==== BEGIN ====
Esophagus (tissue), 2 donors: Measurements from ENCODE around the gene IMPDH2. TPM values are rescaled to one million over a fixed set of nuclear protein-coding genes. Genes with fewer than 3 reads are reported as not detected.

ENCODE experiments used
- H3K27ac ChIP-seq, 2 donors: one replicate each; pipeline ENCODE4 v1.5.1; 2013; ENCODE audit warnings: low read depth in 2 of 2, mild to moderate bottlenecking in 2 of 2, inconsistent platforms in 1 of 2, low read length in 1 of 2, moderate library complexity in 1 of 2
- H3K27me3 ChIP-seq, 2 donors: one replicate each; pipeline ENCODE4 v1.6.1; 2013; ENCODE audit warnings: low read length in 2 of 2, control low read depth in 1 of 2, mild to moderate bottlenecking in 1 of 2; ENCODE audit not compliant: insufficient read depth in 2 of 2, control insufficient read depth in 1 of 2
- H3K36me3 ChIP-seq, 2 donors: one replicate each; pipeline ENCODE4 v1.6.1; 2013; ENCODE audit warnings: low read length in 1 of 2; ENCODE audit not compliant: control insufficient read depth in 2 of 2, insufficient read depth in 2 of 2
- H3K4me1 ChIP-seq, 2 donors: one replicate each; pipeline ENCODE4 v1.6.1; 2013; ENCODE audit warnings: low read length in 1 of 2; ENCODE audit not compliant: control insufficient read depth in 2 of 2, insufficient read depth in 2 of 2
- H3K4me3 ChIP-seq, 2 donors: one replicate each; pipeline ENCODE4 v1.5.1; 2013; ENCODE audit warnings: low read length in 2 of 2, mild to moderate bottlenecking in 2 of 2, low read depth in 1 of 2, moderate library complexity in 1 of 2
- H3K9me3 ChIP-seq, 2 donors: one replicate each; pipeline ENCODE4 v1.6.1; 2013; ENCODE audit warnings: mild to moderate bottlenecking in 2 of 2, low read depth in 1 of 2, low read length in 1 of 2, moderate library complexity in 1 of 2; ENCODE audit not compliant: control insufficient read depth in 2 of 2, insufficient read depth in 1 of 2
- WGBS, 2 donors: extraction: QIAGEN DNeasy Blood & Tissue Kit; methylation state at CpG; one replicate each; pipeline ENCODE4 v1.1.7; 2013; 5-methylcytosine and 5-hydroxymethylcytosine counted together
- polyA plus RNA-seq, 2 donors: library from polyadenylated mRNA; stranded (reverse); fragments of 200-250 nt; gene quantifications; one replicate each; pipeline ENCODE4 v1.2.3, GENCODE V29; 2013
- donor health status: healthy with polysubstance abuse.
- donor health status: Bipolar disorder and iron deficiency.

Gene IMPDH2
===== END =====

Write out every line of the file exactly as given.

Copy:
Esophagus (tissue), 2 donors: Measurements from ENCODE around the gene IMPDH2. TPM values are rescaled to one million over a fixed set of nuclear protein-coding genes. Genes with fewer than 3 reads are reported as not detected.

ENCODE experiments used
- H3K27ac ChIP-seq, 2 donors: one replicate each; pipeline ENCODE4 v1.5.1; 2013; ENCODE audit warnings: low read depth in 2 of 2, mild to moderate bottlenecking in 2 of 2, inconsistent platforms in 1 of 2, low read length in 1 of 2, moderate library complexity in 1 of 2
- H3K27me3 ChIP-seq, 2 donors: one replicate each; pipeline ENCODE4 v1.6.1; 2013; ENCODE audit warnings: low read length in 2 of 2, control low read depth in 1 of 2, mild to moderate bottlenecking in 1 of 2; ENCODE audit not compliant: insufficient read depth in 2 of 2, control insufficient read depth in 1 of 2
- H3K36me3 ChIP-seq, 2 donors: one replicate each; pipeline ENCODE4 v1.6.1; 2013; ENCODE audit warnings: low read length in 1 of 2; ENCODE audit not compliant: control insufficient read depth in 2 of 2, insufficient read depth in 2 of 2
- H3K4me1 ChIP-seq, 2 donors: one replicate each; pipeline ENCODE4 v1.6.1; 2013; ENCODE audit warnings: low read length in 1 of 2; ENCODE audit not compliant: control insufficient read depth in 2 of 2, insufficient read depth in 2 of 2
- H3K4me3 ChIP-seq, 2 donors: one replicate each; pipeline ENCODE4 v1.5.1; 2013; ENCODE audit warnings: low read length in 2 of 2, mild to moderate bottlenecking in 2 of 2, low read depth in 1 of 2, moderate library complexity in 1 of 2
- H3K9me3 ChIP-seq, 2 donors: one replicate each; pipeline ENCODE4 v1.6.1; 2013; ENCODE audit warnings: mild to moderate bottlenecking in 2 of 2, low read depth in 1 of 2, low read length in 1 of 2, moderate library complexity in 1 of 2; ENCODE audit not compliant: control insufficient read depth in 2 of 2, insufficient read depth in 1 of 2
- WGBS, 2 donors: extraction: QIAGEN DNeasy Blood & Tissue Kit; methylation state at CpG; one replicate each; pipeline ENCODE4 v1.1.7; 2013; 5-methylcytosine and 5-hydroxymethylcytosine counted together
- polyA plus RNA-seq, 2 donors: library from polyadenylated mRNA; stranded (reverse); fragments of 200-250 nt; gene quantifications; one replicate each; pipeline ENCODE4 v1.2.3, GENCODE V29; 2013
- donor health status: healthy with polysubstance abuse.
- donor health status: Bipolar disorder and iron deficiency.

Gene IMPDH2